Although it’s a good idea to rest your horse the day after a tough competition or particularly taxing trail ride, that doesn’t mean you can take the day off from caring for him, too. In fact, on the day after exertion your horse may need more attention then usual.
• Give him plenty of room to move. Heavily worked muscles will stiffen up if a horse is confined. Keep him turned out in a good-sized paddock with friendly herdmates for as much of the day as you can. If turnout isn’t an option, hand-walk him for at least 20 minutes several times that day.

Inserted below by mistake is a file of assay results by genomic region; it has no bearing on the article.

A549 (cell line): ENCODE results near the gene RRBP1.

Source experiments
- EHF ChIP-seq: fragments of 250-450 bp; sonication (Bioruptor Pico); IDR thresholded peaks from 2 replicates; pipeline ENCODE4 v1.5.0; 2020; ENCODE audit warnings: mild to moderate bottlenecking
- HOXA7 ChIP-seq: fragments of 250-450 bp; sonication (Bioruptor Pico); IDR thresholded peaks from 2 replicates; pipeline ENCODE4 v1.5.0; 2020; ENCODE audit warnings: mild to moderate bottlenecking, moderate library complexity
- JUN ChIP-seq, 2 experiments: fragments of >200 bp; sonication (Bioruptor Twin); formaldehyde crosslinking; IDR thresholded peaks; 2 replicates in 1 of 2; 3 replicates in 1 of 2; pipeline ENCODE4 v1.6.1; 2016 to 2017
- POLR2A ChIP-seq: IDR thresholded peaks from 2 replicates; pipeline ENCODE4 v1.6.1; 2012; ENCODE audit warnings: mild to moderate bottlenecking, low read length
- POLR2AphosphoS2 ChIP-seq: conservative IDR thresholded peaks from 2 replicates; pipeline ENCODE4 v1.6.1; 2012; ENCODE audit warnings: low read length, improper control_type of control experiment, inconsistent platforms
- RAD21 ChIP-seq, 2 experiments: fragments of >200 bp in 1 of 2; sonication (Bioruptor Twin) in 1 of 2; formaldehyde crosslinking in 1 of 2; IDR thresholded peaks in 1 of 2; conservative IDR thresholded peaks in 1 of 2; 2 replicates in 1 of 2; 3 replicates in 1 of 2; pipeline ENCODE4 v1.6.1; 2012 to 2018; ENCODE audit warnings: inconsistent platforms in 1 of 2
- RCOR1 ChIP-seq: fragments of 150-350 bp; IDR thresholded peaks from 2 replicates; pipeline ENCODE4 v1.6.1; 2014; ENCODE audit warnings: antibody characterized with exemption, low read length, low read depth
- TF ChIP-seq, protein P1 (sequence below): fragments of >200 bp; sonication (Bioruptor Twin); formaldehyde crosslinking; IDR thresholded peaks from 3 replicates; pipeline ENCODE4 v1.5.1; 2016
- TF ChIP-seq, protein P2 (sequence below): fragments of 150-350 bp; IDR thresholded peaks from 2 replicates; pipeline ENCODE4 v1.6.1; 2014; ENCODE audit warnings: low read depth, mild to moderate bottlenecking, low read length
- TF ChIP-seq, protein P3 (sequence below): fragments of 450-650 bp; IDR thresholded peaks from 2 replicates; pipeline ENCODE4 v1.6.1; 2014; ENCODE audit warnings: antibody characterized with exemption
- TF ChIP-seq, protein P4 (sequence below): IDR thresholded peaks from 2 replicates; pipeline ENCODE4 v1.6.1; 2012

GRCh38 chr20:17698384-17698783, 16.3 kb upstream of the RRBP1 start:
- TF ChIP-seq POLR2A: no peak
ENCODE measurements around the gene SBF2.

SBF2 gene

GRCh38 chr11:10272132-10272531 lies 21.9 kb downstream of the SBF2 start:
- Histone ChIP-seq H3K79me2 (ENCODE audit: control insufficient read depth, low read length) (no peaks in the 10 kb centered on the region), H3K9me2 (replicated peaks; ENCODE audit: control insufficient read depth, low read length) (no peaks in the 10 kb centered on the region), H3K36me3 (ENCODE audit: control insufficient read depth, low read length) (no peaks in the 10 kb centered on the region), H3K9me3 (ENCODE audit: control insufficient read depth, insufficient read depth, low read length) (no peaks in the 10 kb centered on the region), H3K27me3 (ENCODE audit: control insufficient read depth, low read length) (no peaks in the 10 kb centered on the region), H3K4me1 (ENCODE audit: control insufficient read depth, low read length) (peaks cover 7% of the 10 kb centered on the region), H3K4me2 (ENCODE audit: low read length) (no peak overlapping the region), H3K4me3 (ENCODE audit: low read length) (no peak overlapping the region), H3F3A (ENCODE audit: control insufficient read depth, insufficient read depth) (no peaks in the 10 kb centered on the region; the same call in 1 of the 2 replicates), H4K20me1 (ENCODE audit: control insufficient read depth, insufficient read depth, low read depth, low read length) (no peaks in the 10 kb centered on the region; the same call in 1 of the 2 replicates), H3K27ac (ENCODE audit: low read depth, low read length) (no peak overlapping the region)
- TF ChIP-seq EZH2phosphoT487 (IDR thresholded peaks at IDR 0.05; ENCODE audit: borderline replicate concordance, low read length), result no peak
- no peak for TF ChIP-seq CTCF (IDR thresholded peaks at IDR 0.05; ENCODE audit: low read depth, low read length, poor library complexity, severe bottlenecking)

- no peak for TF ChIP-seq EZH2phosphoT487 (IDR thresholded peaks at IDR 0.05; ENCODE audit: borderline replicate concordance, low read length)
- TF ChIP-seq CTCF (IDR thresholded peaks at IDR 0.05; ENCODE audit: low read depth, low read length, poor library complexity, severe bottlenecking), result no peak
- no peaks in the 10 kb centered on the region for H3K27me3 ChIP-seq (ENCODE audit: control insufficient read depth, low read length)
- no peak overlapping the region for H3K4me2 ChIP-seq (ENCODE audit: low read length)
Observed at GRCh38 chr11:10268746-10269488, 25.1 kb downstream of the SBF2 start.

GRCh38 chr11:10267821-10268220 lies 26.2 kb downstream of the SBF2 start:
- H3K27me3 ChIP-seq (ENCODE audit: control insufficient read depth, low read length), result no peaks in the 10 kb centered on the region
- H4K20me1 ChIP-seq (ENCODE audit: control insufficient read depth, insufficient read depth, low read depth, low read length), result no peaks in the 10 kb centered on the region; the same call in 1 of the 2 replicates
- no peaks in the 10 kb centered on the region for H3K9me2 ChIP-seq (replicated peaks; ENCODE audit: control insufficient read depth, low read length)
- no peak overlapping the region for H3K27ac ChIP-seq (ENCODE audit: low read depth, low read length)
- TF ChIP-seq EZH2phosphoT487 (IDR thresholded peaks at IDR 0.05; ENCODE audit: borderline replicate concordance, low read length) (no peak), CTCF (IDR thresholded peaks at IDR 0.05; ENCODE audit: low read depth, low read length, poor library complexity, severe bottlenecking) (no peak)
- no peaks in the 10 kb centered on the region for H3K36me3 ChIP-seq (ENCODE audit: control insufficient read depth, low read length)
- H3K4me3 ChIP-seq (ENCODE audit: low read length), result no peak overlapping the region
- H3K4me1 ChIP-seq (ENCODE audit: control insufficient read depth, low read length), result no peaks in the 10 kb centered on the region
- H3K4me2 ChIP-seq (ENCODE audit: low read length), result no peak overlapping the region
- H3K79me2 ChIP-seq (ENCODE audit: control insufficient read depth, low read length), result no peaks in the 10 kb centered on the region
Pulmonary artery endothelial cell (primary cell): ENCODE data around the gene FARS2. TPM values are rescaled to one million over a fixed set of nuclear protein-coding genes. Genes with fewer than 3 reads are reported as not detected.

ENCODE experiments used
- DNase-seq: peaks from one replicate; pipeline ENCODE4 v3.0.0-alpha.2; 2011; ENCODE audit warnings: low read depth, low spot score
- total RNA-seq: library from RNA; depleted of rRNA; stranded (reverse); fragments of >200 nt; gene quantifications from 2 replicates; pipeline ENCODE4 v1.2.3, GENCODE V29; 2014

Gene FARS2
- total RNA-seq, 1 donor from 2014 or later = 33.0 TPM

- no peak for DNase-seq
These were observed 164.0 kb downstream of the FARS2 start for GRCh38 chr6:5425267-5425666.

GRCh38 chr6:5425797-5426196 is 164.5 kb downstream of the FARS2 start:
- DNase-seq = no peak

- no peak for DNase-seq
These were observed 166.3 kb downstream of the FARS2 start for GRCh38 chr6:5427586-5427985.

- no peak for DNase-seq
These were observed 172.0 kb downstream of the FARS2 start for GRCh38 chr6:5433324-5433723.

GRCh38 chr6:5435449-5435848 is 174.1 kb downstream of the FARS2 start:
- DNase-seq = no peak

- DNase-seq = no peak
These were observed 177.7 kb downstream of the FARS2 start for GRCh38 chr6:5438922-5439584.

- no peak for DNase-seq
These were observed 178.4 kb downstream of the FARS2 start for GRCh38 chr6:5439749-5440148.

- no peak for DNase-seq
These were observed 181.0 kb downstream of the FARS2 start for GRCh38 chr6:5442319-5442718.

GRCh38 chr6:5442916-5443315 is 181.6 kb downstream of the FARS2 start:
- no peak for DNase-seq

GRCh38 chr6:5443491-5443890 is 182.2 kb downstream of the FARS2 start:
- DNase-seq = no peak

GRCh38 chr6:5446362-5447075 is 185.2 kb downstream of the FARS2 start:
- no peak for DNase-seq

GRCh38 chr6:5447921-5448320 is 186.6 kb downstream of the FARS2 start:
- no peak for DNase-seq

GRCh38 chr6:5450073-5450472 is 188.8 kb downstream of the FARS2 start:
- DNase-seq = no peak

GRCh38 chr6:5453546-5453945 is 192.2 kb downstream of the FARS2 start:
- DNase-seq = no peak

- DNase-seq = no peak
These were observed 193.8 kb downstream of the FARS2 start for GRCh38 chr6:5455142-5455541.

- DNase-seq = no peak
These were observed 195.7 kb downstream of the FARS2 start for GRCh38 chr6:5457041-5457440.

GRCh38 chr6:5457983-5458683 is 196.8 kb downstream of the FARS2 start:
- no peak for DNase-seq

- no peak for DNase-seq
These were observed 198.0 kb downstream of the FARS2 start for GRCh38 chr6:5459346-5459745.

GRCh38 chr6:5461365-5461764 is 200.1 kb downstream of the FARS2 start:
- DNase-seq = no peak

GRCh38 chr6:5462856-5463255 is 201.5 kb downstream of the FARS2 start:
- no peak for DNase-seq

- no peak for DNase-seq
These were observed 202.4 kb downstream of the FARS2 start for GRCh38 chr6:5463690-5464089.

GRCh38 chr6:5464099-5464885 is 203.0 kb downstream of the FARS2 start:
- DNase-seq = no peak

• Check his hydration levels. In addition to making clean, clear water available, do a quick skin-pinch test and check his capillary refill time to ensure your horse is not dehydrated.
• Watch for signs of digestive trouble. A disrupted feeding schedule or the stress of travel can lead to gut malfunction. Be alert for signs of colic, such as rolling, sweating or agitation, as well as diarrhea or dry/decreased manure production. Call your veterinarian if you suspect your horse isn’t well.
• Inspect his legs for bumps and swelling. Minor strains and other injuries can flare up the day after they occur. Go over your horse’s legs thoroughly. You may also want to jog him out to check for soundness.
• Make sure he can get some shut-eye. Just like people, horses can become sleep deprived. Make sure your horse has a comfortable quiet area, away from herd bullies but with a favored companion, to stretch out and snooze if he’d like.